Securities Act Reprisal

Recent amendments to Ontario’s Securities Act[1] have created unique remedies which may be used only in particular circumstances against publicly traded companies.

Context of the Remedy

There are two situations giving rise to this remedy of reprisal.

The first context occurs when adverse action, such as termination or demotion, for example, has been taken by the public company against a person who has:

  1. Expressed an intent to complain or has complained to the OSC or police about a person or company about an issue which is believed to be contrary to securities law.
  2. Or contrary to a by-law or a regulatory instrument of a recognized self-regulatory organization or a law enforcement agency;[2]

In a situation, for example, of a person terminated due to expressed concerns of tainted financial statements, the statutory remedy would follow.

The second situation for jurisdiction of this remedy is when a person co-operates or testifies in an OSC investigation or hearing and more importantly, “in a judicial proceeding”, related to securities wrongdoing. This is not limited to the initial complainant.

The Remedy

The relief under the statute available to such an effected person is nothing short of extra-ordinary. The person may sue for arrears of salary, in a termination case, through to the date of hearing, which are doubled. In addition, reinstatement may be ordered.

Compensation for the purpose of defining base line salary for the period through to the hearing date is very broadly defined. It includes virtually all forms of income imaginable, including bonuses, commissions, benefits and any housing provided.

Equally important is that the onus of proof is reversed. The employee need not prove the case, but rather the employer must show that the retaliatory action is not due to the complaint made by the employee.

The statue also provides that any form of agreement which precludes an employee from providing information of alleged wrongdoing to the Ontario Securities Commission is void.

Let Legal Advice Allow Prevention and a Remedy When Needed

Companies which are publicly traded must ensure all employees are free of such repercussions. Persons working for such companies will know that protections are afforded to them to allow then full protections to disclose wrongdoings.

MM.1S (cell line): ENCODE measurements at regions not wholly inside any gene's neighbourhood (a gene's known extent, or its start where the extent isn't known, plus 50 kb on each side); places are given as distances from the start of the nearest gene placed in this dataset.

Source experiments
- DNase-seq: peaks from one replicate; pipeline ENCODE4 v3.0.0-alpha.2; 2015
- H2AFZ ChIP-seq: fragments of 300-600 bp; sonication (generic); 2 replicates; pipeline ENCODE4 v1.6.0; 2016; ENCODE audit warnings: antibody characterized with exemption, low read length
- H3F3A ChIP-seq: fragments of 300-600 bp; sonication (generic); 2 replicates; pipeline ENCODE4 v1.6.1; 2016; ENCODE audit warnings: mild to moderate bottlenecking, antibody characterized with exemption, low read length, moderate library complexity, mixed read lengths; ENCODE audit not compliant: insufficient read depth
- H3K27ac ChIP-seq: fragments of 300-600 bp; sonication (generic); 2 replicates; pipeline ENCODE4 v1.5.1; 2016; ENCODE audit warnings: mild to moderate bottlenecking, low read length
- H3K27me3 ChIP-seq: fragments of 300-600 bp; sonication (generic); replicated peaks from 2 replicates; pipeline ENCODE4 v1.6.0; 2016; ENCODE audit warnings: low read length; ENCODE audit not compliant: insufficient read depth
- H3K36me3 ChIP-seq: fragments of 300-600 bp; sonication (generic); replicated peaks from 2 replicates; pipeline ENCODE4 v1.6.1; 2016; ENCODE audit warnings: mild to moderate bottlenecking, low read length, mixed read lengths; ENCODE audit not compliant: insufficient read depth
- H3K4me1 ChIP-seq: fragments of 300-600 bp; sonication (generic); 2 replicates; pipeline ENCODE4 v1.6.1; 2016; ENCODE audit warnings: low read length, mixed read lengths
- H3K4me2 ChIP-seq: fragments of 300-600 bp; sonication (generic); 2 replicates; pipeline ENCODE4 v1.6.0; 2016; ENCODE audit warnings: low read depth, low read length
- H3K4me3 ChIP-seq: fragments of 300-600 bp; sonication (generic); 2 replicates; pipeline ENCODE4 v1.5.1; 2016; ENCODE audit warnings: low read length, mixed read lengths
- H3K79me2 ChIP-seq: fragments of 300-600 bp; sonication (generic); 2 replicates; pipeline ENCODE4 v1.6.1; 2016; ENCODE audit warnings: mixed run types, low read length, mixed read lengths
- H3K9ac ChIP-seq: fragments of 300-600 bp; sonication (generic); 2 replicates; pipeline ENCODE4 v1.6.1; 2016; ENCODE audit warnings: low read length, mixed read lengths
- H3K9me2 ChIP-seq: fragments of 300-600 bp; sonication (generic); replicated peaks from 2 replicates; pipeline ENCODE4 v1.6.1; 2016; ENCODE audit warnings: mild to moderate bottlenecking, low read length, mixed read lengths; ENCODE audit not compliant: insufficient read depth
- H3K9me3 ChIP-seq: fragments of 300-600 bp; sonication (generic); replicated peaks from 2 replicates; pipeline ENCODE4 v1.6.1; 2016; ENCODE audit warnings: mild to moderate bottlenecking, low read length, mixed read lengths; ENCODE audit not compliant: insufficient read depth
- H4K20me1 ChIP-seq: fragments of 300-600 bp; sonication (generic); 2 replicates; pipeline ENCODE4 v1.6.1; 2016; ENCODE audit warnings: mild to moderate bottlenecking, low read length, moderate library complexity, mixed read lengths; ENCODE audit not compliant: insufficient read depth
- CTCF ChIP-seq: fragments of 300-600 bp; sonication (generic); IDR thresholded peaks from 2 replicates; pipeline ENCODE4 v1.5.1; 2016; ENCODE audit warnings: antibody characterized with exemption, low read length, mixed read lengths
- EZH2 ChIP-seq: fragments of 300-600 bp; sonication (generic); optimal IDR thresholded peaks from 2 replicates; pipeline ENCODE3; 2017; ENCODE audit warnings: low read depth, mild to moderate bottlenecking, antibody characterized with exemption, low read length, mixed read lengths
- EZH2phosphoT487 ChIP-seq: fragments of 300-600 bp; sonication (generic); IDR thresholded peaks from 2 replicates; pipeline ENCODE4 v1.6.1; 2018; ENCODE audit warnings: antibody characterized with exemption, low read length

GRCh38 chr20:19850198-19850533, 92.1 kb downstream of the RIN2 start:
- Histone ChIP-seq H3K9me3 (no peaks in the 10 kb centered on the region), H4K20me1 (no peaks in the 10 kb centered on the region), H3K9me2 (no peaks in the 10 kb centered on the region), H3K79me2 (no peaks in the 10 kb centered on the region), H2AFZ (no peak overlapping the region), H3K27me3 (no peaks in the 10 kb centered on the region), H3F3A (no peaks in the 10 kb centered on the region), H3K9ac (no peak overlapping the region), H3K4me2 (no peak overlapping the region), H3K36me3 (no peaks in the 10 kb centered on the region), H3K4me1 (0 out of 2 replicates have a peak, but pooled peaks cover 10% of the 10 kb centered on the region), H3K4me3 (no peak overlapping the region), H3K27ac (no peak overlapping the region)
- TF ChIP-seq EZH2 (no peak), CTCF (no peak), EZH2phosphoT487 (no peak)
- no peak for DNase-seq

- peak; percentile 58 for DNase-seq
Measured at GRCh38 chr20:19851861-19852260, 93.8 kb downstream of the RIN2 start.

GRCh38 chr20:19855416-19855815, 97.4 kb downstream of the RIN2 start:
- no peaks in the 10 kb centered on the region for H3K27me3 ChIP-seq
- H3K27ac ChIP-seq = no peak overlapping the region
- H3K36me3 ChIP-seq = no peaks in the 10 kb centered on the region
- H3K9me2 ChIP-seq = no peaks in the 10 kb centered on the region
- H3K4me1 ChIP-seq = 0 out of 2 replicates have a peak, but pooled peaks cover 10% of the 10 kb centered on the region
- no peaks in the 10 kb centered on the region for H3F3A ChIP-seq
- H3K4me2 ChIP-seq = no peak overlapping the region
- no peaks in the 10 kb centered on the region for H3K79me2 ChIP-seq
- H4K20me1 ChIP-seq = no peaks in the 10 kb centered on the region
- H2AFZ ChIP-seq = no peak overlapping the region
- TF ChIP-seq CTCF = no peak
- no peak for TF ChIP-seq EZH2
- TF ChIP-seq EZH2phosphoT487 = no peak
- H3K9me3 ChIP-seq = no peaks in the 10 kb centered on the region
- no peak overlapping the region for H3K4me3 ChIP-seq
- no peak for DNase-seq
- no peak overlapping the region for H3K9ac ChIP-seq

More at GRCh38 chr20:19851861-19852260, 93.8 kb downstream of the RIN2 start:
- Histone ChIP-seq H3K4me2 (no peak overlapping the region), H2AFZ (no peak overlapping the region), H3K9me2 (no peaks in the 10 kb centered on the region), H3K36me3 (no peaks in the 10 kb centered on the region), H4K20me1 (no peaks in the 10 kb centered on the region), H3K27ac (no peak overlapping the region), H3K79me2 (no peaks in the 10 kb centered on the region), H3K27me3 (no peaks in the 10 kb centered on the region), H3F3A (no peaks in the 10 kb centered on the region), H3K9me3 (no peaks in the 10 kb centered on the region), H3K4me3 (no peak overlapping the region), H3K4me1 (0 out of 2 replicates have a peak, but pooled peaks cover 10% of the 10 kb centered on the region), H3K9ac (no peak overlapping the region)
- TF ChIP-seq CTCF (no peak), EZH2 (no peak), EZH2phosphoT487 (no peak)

The need for strong protections to whistle blowers in public companies is evident. The OSC is determined to protect the public from shady publicly traded companies. Both employers, employees and indeed the public markets will all benefit from these protections.

This law was brought into existence in two steps, the first of which was in the summer of 2016. The remedy section was brought about by very recent amendments on December 14, 2017. Little public acclaim has been afforded to it. These amendments are powerful, important and must be understood by all, whether you be employer or employee.

If you have questions about this remedy of statutory reprisal, contact the offices of Toronto employment lawyers Grosman Gale Fletcher Hopkins. We regularly advise workplace parties on a wide range of legal workplace issues. Contact us online or by phone at 416 364 9599 to schedule a consultation.




[1] Section 121.5

[2] The precise wording is” sought advice about providing information, expressed an intention to provide information, or provided information to the person or company, the Commission, a recognized self-regulatory organization or a law enforcement agency about an act of the person or company, or person acting on behalf of the person or company, that has occurred, is ongoing or is about to occur, and that the employee reasonably believes is contrary to Ontario securities law or a by-law or other regulatory instrument of a recognized self-regulatory organization; or

(b) in relation to information provided under clause (a), cooperated, testified or otherwise assisted, or expressed an intention to cooperate, testify or otherwise assist in,

(i) an investigation by the Commission, a recognized self-regulatory organization or a law enforcement agency, or

(ii) a proceeding of the Commission or a recognized self-regulatory organization, or a judicial proceeding. 2016, c. 5, Sched. 26, s. 3.”